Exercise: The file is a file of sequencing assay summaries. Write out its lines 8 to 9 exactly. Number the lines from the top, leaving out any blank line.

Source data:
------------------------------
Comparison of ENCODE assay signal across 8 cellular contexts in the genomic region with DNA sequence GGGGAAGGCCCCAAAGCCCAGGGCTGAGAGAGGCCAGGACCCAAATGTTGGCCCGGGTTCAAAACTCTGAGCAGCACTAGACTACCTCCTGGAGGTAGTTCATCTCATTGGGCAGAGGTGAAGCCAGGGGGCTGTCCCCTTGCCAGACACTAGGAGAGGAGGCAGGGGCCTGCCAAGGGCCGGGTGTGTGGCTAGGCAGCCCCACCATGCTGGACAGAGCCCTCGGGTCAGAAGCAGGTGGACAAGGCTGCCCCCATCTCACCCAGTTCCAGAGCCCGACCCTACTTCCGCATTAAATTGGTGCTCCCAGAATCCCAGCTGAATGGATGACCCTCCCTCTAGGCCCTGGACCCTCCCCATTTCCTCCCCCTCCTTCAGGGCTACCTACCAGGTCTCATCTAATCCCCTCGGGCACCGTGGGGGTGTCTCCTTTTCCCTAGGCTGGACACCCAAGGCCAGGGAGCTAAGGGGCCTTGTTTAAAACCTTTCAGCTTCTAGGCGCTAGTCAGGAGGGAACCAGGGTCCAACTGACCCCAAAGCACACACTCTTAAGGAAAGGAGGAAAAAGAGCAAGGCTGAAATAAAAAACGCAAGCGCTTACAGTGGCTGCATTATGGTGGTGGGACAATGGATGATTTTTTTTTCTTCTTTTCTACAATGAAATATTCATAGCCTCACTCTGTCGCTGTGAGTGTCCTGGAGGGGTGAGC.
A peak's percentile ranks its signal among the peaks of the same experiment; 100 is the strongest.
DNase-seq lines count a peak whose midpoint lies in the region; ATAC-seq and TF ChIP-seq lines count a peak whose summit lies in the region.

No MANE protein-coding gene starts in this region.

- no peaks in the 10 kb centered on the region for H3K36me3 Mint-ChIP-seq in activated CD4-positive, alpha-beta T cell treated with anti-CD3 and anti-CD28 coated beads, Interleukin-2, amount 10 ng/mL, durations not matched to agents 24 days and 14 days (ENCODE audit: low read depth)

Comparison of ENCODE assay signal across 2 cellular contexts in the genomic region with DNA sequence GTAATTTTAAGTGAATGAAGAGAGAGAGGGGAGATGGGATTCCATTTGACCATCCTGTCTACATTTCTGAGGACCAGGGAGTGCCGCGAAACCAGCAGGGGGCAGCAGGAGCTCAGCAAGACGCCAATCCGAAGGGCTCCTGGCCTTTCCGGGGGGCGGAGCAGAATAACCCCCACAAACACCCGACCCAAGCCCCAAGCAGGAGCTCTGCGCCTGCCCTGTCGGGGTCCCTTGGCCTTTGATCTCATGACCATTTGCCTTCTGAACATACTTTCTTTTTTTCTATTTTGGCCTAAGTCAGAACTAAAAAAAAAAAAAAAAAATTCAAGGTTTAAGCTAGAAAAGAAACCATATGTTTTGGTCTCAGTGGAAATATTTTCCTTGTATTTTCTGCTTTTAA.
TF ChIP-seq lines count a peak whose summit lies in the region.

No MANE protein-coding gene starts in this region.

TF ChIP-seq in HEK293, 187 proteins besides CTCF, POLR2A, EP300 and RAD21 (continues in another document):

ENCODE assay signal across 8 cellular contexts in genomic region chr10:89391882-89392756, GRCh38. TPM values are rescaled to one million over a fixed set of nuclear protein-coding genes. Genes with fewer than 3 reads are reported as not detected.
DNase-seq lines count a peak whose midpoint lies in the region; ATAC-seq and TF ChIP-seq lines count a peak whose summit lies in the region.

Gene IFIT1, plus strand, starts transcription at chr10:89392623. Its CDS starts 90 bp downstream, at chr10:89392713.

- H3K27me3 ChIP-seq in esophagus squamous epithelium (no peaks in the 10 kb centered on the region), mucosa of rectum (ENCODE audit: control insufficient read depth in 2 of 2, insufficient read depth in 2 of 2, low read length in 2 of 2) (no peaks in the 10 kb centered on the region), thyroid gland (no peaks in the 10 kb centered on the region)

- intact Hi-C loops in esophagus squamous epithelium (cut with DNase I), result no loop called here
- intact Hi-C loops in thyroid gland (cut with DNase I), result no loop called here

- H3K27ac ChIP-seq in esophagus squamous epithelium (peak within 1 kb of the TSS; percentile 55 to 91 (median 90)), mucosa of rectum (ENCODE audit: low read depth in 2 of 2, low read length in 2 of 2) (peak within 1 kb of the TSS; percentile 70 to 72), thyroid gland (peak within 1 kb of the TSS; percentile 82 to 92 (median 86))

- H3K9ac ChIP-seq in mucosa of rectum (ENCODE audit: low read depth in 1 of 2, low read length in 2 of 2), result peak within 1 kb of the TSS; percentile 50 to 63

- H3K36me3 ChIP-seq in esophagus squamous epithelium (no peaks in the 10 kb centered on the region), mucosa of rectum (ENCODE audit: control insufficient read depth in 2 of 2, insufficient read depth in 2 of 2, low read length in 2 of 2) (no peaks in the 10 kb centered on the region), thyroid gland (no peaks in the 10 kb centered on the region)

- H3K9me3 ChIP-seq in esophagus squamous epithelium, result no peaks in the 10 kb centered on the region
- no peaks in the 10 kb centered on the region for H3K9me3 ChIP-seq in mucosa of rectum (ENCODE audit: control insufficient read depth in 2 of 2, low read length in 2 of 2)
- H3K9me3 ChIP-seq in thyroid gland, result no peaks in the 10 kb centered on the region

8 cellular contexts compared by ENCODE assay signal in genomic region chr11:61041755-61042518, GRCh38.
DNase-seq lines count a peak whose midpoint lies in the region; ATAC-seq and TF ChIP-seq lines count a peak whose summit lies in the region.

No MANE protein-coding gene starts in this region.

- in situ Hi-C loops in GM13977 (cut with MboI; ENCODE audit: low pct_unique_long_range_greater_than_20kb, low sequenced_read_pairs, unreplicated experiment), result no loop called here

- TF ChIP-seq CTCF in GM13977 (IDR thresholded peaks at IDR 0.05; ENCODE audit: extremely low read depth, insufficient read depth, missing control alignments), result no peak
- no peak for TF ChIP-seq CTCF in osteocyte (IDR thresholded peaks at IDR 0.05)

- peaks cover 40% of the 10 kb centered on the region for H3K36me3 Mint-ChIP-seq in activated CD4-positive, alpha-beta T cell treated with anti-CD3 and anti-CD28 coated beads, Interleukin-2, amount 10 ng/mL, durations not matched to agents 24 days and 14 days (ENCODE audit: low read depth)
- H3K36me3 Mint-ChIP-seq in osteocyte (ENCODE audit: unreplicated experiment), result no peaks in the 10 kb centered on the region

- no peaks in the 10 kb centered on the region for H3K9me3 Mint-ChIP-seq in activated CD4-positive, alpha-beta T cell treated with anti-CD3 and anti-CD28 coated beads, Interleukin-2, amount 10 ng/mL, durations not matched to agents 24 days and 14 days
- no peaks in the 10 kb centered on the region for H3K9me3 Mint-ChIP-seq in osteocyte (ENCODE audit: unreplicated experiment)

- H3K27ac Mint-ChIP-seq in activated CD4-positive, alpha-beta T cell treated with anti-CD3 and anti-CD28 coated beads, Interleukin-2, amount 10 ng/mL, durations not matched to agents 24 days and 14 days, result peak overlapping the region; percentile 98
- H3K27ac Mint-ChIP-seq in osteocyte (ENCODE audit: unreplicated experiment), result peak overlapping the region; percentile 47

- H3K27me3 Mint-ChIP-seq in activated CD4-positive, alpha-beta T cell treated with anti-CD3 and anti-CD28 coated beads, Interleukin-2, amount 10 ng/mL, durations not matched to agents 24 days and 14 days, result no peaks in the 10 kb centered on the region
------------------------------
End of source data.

No MANE protein-coding gene starts in this region.

TF ChIP-seq in HEK293, 187 proteins besides CTCF, POLR2A, EP300 and RAD21 (continues in another document):